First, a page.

Despite the conflicting versions of events, the significant facts, for the purposes of an analysis of the Fourth Amendment, are undisputed. Benoit did not order plaintiff to "freeze" and never displayed her weapon or threatened to display her weapon. Benoit did not move around the house but stayed in the corner of the kitchen. Benoit did not touch plaintiff. Benoit did not retain any of plaintiff's belongings for any period of time and Benoit did not ask plaintiff to accompany her to the police station. It is undisputed from the record that Benoit left plaintiff's home without H.C. and without arresting plaintiff. Thus, there is no evidence of a Fourth Amendment seizure on April 5, 2009. See Palmieri v. Town of Babylon, 2008 WL 3155153, at *14 (E.D.N.Y. 2008) (the officers never acted on any instruction or direction to arrest the plaintiff and the plaintiff left the building without being arrested).
With regard to plaintiff's claim that H.C. was actually "seized" the next day, the sequence of events between Benoit's visit and the when plaintiff appeared at the barracks to return H.C. belies plaintiff's claims. While plaintiff states that she was "forced" to turn over H.C. on April 6, 2009, there is no evidence that any threat or action by Benoit caused her to do so. Plaintiff testified:
Q. On the 5th or 6th, we had agreed earlier, that is the day that you and, I guess, Greg drove to the police barracks and turned over H.C.?
A. The 6th.
Q. The 6th?
Q. How did that come about?
A. Because I was on the phone with Tonya. I was on the phone with Tonya, and, basically, Tonya, at that point told me they had made a mistake, the paperwork they should have completed was not done and she was new, she screwed up, and that Kaitlin has now revised her safety plan, and that if I did not go, based on what she was told - - okay, again, kind of hearsay, what she was told is if I didn't take H.C. back, I was subject to arrest.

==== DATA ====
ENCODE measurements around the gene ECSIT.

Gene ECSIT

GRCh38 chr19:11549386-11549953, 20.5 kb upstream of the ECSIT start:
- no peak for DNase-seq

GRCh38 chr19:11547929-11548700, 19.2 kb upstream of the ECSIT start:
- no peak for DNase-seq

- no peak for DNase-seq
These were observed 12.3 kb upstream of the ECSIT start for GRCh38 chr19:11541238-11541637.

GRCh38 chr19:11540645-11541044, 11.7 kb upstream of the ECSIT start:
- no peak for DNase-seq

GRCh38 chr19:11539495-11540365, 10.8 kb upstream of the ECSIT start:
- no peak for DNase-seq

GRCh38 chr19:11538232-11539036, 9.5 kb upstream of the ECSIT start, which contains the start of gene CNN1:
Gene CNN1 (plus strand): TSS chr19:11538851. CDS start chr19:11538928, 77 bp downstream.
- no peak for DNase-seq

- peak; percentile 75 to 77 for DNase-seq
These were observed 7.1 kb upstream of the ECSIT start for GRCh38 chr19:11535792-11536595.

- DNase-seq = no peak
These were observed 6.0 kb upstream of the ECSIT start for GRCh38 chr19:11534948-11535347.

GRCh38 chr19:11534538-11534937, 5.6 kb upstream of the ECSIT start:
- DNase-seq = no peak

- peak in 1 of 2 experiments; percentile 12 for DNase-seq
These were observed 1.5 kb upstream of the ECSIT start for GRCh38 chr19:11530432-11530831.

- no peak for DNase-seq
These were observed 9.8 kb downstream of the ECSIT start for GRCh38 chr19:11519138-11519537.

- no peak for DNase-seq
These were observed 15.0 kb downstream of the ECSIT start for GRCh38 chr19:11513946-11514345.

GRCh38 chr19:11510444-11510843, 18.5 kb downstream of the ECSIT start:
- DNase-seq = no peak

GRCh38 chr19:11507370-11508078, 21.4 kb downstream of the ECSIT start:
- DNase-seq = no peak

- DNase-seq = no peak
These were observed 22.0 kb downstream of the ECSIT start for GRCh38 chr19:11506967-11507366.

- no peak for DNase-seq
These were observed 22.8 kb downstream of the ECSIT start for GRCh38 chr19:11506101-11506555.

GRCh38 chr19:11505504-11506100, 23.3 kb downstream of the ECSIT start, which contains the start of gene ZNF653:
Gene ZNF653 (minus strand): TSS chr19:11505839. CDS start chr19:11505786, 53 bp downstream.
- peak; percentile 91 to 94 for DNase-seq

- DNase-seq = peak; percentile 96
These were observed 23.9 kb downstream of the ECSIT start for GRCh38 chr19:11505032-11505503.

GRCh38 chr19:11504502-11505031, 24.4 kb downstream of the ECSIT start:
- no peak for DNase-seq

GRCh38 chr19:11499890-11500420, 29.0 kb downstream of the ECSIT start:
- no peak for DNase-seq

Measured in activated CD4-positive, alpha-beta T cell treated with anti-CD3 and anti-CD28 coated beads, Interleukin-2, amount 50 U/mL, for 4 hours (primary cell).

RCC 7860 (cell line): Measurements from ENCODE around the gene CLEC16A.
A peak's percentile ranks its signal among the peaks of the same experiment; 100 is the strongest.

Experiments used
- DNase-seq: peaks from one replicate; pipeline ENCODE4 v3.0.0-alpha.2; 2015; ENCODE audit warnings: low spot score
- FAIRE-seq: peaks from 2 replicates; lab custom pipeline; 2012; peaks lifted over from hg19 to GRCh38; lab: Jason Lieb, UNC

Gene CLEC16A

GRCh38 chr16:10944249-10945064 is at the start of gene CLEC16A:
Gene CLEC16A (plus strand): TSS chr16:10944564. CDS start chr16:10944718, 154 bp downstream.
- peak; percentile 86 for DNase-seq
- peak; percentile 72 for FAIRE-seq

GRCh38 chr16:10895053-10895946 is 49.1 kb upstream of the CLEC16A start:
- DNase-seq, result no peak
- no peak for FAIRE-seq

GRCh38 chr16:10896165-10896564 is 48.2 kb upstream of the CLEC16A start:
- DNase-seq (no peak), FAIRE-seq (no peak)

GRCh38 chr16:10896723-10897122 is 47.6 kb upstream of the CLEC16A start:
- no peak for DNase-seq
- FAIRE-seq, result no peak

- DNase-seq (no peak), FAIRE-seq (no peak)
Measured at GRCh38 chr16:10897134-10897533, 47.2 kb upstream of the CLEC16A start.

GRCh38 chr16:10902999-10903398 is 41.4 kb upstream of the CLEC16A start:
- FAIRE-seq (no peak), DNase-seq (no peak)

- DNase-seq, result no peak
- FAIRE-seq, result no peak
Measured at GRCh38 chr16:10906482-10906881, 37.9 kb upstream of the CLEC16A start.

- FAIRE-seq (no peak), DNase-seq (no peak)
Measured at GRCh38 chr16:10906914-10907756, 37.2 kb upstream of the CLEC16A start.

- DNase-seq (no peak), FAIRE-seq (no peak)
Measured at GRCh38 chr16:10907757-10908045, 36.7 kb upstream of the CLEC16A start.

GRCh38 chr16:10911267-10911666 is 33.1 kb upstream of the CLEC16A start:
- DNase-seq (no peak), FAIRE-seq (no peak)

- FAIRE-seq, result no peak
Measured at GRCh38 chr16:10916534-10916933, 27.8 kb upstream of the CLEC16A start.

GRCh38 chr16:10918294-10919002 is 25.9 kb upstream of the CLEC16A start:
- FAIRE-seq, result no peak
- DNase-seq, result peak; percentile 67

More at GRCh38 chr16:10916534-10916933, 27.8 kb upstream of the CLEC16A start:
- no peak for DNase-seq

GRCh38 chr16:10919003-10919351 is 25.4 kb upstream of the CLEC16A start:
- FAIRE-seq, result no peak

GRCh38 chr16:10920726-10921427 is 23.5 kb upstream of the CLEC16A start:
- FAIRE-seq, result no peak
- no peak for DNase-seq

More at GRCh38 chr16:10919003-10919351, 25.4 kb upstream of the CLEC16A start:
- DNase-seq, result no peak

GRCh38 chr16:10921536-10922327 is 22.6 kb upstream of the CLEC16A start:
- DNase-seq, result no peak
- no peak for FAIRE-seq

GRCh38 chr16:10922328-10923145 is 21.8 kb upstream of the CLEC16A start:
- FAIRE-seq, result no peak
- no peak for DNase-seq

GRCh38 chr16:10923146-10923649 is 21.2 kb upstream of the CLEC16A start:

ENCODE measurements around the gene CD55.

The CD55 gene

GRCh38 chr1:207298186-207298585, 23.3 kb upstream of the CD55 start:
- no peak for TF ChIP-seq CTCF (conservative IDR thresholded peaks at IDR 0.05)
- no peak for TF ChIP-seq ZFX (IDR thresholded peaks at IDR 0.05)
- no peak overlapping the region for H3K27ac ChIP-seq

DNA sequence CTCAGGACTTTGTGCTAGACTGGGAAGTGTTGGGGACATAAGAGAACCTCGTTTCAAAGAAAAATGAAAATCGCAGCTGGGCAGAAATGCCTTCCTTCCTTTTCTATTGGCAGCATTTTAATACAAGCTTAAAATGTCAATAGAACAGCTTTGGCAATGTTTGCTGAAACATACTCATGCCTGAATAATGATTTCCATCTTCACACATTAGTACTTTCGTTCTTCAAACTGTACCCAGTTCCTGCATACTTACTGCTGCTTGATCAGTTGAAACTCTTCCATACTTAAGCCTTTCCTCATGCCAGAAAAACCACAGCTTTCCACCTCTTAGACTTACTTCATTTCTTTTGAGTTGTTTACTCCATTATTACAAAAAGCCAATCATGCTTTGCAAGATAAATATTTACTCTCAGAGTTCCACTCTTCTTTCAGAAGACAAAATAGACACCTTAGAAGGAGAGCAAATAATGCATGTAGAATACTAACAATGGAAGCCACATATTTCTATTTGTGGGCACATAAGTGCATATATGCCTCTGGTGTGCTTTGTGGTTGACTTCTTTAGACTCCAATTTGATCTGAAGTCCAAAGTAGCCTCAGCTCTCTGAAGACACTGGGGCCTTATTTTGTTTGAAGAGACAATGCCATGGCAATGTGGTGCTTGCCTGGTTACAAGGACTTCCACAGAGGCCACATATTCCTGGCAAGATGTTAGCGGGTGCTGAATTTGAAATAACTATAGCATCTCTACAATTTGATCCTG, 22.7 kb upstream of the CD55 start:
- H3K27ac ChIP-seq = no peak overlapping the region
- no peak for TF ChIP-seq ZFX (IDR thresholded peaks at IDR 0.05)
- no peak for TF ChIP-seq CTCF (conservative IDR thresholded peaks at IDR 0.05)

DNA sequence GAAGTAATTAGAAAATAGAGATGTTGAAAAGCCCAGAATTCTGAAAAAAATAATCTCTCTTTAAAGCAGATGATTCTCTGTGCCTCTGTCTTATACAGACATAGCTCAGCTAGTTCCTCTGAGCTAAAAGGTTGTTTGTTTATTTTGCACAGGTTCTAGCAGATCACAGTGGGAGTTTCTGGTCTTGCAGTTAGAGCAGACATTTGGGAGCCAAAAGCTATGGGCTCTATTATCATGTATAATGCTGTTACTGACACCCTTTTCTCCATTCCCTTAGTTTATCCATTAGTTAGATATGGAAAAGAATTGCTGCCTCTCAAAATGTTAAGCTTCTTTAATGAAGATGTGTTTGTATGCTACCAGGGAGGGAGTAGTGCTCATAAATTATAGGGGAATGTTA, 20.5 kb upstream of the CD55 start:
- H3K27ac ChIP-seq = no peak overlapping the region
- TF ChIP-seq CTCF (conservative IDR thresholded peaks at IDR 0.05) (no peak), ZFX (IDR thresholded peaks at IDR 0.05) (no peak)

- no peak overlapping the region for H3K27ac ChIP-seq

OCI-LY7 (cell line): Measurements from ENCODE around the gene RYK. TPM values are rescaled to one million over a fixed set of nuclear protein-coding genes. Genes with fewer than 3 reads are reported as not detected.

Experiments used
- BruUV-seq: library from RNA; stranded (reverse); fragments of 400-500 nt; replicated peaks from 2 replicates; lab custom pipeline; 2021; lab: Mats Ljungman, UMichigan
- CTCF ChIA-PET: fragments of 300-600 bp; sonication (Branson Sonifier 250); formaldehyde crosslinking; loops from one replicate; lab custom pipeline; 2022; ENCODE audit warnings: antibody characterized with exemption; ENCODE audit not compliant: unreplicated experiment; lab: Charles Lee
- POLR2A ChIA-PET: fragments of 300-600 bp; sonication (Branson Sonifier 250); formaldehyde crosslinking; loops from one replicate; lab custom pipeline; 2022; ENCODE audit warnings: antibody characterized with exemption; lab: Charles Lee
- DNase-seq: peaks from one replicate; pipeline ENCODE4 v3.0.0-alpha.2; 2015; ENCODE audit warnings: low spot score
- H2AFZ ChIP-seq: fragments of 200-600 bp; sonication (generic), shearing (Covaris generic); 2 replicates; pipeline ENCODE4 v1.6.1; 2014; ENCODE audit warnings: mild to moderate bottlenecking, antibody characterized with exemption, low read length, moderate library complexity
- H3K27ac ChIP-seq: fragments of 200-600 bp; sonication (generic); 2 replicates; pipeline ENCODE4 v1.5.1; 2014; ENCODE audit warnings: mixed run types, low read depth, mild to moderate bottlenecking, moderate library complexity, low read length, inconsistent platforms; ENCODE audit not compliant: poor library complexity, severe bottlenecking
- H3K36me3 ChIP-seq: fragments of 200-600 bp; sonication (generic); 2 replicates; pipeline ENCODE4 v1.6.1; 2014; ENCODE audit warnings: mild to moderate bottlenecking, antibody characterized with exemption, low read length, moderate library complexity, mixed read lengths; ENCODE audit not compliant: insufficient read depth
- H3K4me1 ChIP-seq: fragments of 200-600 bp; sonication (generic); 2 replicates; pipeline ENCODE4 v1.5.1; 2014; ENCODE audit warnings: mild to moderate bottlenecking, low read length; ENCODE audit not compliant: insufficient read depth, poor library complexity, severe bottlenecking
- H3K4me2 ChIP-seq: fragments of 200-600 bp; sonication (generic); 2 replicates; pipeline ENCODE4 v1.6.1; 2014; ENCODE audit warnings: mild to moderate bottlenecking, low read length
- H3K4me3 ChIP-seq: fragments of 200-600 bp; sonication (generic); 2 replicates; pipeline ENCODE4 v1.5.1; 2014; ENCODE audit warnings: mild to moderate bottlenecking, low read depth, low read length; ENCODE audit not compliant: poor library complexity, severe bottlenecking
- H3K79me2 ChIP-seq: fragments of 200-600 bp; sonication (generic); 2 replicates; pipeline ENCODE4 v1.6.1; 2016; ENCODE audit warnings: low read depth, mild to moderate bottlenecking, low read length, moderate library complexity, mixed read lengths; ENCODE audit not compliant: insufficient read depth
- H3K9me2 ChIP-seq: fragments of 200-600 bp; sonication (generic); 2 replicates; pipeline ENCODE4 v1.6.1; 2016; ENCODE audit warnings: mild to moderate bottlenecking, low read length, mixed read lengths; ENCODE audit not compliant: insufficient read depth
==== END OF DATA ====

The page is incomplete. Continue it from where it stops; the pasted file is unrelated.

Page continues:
A. And we also called the police barracks at the State Police Barracks in Cairo, and were advised of the exact same thing, if we did not go and meet Mark and Kaitlin at the police station, I would be arrested.
Pltf. Dep. at p. 154.
Q. Okay. And I have to ask you the question, I know it gets tedious, do you know who you talked to at the State Police?
A. I don't recall at this point, but I'm sure it's in the notes. Id. at p. 161.
Plaintiff could not provide any details regarding the arrangements to meet Smolinsky and Kaitlin at the barracks because Greg handled all of the issues and participated in the conversations with the state police. Torti testified that "someone" told plaintiff that they had a 3:00 p.m. deadline to return the child. However, Torti could not testify who plaintiff spoke to. Torti then called a "dispatcher" at the barracks but could not recall the dispatcher's name. Benoit claims that she did not speak with Torti on the telephone. Based upon plaintiff's own testimony, plaintiff had no further contact with Benoit after she left plaintiff's home on the evening of April 5th.
Thus, any perceived threats to arrest plaintiff on April 6th did not come from Benoit.